Wettability and rate effects on immiscible displacement: Lattice Boltzmann simulation in microtomographic images of reservoir rocks

R. D. Hazlett, S. Y. Chen, W. E. Soll

Research output: Contribution to journalArticlepeer-review

46 Citations (Scopus)

Abstract

Pore networks derived from synchrotron X-ray microtomographic images of reservoir rocks were used to provide realistic geometries for simulation of oil displacement by water. The Lattice Boltzmann Method was used to compute two-phase flow dynamics with constant pore geometry - but different pressure driving forces and imposed wettability distributions at the pore wall boundaries. Such examinations can be used to formulate more physically meaningful functional forms for multiphase flow relations to replace empirical constructs of relative permeability with only implicit dependencies on wettability and pore structure. Each simulation started with the same low initial water saturation distribution achieved by primary drainage network simulation in an initially strongly water-wet, reasonably homogeneous pore system. Mixed-wet scenarios were produced by altering the boundary conditions of those surfaces contacted by the non-wetting phase in the initial water distribution image. In one set of simulations comparing water-wet and mixed-wet boundary conditions, capillary numbers in the vicinity of 10-4 were not low enough for differences in wettability to give markedly different displacement dynamics. In a second set of simulations, as the driving force for flow was reduced further, we saw differences in the fluid distributions, but only minor changes in the relative permeabilities extracted from simulation output. The biggest difference between waterflood simulations with different wettabilities appears to be the additional recovery possible after breakthrough in the mixed-wet scenario. Capillary pressure, and not relative permeability, controls whether or not a particular saturation state can be observed. It is therefore concluded that capturing wettability effects in capillary pressure relations is probably more important than trying to roll such effects into relative permeability functions. Wettability is expected to play a more important role in heterogeneous systems.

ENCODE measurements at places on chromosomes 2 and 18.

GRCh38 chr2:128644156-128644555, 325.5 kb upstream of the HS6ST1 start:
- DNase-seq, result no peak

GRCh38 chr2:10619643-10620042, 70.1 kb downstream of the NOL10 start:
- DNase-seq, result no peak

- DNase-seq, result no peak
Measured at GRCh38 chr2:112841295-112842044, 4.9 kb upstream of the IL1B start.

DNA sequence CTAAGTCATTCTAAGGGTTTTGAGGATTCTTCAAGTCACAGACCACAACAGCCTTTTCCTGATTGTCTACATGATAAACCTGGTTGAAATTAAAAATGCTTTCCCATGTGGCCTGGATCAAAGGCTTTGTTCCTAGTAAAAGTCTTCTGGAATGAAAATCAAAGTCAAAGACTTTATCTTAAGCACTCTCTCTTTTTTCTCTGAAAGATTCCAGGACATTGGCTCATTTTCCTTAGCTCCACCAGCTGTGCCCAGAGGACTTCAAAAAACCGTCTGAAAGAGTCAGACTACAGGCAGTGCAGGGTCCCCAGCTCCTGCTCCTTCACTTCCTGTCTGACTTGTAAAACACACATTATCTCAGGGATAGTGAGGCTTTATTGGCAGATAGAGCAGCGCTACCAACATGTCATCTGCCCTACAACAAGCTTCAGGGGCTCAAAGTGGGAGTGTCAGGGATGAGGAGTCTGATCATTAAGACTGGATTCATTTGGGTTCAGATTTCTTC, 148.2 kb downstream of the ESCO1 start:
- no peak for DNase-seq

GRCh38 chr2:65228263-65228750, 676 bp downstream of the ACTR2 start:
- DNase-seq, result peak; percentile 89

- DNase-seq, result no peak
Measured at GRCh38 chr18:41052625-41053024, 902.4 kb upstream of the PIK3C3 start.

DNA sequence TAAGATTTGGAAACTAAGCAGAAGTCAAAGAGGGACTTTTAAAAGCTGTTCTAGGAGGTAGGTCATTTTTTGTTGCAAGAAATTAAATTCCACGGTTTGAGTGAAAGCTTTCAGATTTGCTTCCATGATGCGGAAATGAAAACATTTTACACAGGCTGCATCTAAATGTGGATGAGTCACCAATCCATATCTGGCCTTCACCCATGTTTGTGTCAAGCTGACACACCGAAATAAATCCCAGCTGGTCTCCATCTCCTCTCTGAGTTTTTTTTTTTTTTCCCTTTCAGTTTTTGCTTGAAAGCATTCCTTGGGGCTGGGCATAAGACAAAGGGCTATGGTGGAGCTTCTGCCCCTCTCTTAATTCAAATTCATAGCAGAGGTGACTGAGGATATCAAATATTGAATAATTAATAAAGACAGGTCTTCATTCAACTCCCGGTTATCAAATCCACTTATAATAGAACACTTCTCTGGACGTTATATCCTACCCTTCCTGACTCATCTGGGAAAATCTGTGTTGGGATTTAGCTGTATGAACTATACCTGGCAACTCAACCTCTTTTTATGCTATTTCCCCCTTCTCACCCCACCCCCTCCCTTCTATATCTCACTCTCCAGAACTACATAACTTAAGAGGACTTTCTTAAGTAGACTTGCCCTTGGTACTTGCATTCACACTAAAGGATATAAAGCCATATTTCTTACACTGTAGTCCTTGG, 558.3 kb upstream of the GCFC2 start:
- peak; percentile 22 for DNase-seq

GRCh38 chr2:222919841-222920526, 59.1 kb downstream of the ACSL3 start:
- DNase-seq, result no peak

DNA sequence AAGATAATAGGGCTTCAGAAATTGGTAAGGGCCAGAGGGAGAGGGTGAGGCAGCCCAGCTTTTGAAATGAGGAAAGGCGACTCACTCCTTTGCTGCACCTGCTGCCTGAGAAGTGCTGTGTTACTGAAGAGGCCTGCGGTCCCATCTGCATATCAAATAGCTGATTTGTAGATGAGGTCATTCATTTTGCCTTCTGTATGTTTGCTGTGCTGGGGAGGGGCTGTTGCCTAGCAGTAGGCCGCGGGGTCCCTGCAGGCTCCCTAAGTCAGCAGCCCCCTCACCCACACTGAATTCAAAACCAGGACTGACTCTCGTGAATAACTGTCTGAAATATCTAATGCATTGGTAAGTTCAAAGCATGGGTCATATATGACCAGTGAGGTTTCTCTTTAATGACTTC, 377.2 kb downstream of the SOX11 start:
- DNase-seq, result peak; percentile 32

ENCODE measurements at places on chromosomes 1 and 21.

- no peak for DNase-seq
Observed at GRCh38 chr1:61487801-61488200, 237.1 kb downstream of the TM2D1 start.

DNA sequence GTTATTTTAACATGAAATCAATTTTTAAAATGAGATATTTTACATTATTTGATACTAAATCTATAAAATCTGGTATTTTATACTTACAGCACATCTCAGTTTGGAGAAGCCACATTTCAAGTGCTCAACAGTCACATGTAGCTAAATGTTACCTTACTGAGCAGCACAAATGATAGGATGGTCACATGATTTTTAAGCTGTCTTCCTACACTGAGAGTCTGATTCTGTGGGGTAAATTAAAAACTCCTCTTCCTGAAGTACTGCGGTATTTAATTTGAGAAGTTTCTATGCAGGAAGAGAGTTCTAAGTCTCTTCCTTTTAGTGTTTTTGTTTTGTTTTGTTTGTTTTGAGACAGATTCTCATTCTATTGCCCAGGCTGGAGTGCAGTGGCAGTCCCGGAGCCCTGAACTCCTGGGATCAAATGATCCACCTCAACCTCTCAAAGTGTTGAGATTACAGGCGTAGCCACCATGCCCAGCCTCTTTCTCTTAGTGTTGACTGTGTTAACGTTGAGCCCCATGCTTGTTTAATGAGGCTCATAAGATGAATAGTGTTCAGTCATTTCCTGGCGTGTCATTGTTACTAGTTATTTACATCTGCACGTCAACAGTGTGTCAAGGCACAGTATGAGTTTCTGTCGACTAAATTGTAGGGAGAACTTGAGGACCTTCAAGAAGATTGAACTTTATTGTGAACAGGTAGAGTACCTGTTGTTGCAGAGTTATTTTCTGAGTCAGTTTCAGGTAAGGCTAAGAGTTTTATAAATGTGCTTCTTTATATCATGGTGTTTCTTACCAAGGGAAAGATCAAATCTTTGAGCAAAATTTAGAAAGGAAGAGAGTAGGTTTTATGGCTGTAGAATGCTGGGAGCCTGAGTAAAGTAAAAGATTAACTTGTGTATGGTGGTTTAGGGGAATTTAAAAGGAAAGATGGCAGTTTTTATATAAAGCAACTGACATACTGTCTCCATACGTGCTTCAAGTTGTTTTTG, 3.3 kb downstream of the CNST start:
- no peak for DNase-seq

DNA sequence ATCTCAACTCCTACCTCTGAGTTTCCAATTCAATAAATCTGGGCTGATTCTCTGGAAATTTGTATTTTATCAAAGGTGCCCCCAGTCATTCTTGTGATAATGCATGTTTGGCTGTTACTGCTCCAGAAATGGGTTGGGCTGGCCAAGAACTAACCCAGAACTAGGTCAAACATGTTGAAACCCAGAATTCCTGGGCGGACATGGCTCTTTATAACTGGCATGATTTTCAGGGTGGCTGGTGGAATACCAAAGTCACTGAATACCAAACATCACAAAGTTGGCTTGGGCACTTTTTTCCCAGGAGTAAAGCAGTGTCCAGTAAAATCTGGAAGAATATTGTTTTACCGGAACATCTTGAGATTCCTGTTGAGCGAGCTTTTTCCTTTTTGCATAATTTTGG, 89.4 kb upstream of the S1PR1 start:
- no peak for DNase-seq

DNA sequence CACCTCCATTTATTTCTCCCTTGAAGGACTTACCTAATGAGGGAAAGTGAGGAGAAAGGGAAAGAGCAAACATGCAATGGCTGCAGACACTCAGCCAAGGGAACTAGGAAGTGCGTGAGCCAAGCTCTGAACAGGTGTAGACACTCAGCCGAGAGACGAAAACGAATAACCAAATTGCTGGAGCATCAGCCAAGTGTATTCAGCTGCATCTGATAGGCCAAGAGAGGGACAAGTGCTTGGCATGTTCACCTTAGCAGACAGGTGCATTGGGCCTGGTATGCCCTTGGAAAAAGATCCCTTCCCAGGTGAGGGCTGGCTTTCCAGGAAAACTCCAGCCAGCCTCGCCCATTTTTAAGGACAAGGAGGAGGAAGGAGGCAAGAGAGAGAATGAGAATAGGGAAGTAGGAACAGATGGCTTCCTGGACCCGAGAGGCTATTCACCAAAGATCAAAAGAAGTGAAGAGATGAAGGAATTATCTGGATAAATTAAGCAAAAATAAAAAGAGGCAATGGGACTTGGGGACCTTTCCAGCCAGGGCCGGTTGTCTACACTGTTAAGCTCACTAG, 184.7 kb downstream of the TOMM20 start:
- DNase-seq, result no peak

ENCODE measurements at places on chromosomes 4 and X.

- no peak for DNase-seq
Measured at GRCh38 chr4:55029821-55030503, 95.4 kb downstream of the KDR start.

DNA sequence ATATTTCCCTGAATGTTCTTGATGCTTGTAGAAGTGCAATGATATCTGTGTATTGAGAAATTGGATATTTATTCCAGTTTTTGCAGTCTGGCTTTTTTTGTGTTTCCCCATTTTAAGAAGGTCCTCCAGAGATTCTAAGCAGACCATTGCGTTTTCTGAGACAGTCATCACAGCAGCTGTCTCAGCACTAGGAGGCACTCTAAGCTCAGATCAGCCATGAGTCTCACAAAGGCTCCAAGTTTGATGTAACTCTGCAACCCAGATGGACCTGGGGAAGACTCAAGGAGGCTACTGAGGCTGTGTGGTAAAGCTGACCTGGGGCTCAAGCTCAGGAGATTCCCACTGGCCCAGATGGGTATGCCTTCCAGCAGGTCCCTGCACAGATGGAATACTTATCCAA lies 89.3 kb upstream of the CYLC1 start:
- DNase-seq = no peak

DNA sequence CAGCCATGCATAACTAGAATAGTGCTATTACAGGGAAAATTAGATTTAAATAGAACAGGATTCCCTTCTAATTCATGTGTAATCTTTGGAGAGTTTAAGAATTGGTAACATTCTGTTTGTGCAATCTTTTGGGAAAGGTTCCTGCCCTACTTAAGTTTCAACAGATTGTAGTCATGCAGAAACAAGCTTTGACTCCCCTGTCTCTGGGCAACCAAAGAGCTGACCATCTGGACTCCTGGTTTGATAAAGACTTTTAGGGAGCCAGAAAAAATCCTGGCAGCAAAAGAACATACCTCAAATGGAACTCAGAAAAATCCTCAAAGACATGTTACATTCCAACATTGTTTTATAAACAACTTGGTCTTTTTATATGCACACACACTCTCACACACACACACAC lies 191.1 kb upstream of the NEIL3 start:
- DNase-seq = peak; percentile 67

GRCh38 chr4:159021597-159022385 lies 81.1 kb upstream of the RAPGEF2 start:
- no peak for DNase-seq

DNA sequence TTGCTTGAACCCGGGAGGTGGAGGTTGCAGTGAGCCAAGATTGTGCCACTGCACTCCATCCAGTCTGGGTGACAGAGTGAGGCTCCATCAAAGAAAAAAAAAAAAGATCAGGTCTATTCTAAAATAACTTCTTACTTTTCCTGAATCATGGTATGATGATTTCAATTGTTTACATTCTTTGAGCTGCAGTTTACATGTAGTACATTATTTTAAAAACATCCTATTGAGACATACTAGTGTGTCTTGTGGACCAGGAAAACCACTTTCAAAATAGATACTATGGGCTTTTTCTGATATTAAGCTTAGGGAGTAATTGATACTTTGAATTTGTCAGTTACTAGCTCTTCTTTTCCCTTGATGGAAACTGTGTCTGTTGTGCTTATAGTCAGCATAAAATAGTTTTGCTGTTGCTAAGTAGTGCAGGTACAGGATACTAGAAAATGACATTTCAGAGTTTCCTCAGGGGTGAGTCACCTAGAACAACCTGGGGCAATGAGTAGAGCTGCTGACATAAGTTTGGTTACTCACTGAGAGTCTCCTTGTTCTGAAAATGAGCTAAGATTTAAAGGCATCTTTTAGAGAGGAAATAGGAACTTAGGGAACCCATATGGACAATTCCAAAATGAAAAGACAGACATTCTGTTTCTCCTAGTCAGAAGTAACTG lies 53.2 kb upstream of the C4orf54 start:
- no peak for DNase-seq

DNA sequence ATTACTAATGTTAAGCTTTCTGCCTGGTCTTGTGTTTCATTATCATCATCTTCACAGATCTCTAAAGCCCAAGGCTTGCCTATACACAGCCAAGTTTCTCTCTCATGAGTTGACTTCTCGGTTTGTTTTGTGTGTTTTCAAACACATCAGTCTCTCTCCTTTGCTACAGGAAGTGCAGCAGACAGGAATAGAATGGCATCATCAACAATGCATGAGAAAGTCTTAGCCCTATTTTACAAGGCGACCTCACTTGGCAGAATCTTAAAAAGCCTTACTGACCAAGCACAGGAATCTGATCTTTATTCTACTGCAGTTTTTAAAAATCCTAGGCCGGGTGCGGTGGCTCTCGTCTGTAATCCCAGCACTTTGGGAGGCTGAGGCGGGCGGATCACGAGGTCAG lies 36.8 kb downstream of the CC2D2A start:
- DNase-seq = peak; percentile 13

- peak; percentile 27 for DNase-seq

Original languageEnglish
Pages (from-to)167-175
Number of pages9
JournalJournal of Petroleum Science and Engineering
Volume20
Issue number3-4
DOIs
Publication statusPublished - 1998
Externally publishedYes

Keywords

  • Computational fluid dynamics
  • Micro-imaging
  • Network modeling
  • Porous media
  • Relative permeability

ASJC Scopus subject areas

  • Fuel Technology
  • Geotechnical Engineering and Engineering Geology

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